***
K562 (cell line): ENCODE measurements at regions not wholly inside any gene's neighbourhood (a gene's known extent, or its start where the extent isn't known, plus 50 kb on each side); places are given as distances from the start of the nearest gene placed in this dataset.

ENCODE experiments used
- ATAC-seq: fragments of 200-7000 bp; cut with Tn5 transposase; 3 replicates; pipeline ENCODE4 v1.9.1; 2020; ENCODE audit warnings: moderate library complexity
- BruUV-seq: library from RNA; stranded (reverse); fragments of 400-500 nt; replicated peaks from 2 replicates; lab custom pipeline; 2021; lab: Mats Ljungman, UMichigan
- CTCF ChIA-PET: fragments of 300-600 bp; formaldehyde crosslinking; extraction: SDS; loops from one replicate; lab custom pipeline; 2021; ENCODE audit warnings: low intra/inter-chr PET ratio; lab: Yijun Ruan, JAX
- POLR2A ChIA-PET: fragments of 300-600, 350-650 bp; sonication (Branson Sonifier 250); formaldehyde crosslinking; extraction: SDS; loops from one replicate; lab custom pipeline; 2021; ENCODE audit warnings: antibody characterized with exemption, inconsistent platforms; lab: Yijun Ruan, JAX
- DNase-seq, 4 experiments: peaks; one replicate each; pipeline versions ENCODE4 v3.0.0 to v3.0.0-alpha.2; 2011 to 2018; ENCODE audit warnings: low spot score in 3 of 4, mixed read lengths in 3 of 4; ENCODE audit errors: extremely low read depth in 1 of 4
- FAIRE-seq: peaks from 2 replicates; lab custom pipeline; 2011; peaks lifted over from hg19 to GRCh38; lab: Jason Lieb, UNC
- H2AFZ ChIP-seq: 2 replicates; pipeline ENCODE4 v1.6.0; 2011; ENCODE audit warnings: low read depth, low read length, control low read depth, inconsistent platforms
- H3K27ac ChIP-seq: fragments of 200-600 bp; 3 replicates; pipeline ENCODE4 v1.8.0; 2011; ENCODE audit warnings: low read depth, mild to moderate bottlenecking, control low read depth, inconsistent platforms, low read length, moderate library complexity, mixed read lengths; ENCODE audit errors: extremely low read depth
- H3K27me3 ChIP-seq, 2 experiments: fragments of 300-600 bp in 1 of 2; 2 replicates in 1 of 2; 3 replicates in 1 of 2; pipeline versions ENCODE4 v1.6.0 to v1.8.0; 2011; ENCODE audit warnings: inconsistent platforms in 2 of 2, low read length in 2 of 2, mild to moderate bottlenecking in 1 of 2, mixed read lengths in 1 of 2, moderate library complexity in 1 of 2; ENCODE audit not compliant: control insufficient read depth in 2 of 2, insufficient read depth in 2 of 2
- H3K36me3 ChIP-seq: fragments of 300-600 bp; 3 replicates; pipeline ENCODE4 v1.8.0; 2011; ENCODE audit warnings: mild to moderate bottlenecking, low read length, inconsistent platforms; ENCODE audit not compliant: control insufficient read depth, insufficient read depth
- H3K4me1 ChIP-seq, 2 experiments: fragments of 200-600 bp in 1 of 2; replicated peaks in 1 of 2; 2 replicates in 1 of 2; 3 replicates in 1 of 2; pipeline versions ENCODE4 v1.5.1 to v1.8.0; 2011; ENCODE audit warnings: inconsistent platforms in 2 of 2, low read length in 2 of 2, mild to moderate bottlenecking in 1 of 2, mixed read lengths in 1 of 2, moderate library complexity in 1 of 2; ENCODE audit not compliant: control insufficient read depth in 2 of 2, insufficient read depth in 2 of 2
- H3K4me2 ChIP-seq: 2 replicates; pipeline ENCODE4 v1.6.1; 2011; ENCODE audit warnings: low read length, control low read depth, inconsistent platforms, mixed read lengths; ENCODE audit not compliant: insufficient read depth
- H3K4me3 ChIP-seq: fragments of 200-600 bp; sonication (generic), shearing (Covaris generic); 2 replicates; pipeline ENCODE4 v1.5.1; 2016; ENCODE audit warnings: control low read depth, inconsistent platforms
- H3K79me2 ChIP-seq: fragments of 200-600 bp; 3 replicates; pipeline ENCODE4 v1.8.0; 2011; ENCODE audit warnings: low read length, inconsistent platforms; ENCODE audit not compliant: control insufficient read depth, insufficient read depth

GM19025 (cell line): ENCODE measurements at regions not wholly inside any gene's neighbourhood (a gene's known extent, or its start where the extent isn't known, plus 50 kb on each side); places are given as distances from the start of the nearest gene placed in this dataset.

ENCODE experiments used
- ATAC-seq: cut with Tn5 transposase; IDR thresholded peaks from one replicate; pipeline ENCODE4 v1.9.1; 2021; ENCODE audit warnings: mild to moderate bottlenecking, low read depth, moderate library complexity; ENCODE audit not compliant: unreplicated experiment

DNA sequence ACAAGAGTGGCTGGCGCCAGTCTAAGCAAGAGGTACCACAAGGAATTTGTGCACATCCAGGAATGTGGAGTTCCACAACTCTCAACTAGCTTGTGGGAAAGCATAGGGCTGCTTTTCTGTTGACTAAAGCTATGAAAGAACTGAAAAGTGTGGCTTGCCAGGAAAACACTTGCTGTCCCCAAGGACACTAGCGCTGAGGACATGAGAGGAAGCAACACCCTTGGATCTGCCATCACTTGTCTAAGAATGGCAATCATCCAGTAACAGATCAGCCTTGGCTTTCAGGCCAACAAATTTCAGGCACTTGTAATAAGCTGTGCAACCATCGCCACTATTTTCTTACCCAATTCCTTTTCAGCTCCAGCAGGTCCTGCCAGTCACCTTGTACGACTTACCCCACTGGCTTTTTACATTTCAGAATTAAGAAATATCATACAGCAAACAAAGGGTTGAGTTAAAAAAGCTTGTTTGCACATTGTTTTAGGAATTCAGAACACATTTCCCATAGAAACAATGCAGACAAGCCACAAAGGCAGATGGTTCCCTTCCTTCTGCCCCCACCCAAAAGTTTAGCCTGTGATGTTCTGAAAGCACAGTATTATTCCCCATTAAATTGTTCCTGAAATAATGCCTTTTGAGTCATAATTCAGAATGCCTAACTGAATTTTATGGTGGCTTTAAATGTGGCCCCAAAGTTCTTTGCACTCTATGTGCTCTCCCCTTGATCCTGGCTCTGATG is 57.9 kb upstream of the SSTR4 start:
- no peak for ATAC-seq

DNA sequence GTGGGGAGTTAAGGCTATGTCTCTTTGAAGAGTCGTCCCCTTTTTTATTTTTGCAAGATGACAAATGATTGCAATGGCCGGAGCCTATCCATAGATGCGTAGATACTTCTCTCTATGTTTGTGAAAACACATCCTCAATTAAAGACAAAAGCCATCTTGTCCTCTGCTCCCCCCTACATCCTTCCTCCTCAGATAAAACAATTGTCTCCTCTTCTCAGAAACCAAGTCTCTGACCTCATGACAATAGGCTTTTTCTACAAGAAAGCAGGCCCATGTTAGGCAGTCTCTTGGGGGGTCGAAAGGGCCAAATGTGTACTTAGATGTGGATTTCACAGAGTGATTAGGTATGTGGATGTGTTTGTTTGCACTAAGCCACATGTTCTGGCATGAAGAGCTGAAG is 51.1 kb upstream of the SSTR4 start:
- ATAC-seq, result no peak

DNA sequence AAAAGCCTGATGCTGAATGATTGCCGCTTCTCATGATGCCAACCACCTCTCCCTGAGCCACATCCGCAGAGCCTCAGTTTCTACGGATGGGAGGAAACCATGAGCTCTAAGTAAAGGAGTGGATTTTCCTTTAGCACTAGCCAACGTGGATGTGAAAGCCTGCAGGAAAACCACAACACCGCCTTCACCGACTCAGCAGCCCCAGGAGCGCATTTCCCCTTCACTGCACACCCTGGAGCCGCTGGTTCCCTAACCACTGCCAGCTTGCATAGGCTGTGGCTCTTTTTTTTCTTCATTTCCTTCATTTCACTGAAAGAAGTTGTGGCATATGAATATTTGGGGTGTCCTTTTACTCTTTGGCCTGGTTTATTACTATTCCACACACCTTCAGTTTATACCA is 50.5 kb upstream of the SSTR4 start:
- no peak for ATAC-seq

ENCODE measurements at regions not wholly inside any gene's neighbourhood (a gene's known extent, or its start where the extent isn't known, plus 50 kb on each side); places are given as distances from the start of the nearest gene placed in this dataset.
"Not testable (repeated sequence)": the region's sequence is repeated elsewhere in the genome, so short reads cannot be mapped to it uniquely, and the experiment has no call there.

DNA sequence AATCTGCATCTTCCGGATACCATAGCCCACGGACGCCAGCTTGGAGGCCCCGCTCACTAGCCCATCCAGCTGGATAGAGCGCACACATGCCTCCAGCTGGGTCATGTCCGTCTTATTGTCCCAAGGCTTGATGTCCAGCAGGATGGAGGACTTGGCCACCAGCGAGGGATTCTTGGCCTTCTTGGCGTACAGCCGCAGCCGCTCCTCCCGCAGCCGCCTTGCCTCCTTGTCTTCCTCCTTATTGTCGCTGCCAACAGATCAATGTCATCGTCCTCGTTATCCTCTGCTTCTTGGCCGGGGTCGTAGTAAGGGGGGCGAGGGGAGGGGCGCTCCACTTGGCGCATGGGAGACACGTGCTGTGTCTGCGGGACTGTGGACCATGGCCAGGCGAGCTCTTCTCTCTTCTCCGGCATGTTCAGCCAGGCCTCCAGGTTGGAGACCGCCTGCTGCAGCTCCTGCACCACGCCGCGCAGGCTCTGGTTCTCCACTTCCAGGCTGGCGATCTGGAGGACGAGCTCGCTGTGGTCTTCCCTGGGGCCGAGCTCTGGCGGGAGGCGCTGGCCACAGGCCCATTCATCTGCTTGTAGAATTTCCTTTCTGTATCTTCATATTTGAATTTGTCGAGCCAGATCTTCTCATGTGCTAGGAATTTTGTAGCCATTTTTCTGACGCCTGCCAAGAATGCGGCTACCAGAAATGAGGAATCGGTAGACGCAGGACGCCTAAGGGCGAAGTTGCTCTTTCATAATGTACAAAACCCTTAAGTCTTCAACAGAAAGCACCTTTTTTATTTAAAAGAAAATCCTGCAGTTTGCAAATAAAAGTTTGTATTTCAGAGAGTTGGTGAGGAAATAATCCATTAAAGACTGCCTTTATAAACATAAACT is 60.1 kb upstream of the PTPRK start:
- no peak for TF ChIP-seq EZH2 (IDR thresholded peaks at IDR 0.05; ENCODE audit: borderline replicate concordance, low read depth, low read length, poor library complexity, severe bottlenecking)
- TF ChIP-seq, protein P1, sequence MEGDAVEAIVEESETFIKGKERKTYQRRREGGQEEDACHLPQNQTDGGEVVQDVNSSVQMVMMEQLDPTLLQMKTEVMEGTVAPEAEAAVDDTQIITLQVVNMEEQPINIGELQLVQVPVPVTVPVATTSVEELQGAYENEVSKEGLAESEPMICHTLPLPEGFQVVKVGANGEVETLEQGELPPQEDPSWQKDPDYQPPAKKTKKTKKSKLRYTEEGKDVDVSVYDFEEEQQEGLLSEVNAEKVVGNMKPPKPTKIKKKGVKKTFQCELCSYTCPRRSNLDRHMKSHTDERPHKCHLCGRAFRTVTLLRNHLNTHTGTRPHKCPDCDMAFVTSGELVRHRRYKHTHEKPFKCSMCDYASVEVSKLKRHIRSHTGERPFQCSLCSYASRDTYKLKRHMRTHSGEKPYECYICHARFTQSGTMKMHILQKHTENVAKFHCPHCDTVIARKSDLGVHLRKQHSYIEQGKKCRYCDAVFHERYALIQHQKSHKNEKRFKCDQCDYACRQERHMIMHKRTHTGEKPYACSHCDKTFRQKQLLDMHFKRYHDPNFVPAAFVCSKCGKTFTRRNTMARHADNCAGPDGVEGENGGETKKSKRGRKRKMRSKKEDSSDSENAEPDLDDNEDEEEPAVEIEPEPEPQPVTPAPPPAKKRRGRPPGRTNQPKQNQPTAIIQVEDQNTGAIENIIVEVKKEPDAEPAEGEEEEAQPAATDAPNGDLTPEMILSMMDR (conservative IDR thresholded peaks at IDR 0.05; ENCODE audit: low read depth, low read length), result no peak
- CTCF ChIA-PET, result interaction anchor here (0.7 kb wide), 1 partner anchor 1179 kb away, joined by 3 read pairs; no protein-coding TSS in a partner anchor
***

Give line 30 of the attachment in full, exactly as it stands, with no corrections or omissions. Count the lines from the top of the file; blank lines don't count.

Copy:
- TF ChIP-seq, protein P1, sequence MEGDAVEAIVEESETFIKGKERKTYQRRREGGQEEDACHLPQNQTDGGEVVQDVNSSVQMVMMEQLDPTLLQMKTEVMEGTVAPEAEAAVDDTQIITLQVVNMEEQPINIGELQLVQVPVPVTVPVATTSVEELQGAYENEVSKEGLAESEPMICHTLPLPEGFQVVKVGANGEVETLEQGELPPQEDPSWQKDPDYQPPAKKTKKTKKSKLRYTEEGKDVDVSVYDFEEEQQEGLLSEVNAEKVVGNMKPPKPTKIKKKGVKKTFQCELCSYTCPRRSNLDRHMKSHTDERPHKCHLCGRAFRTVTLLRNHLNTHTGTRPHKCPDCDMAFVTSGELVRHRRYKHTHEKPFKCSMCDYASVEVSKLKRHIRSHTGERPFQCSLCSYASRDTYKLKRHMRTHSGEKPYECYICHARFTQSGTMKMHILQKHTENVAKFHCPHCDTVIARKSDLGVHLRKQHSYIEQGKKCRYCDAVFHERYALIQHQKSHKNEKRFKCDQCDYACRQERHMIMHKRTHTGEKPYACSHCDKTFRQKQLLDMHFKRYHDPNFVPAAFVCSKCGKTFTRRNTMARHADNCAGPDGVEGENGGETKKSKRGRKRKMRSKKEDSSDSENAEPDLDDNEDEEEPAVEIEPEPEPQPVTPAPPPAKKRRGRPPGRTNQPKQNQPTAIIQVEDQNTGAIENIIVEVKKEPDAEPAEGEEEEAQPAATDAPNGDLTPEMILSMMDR (conservative IDR thresholded peaks at IDR 0.05; ENCODE audit: low read depth, low read length), result no peak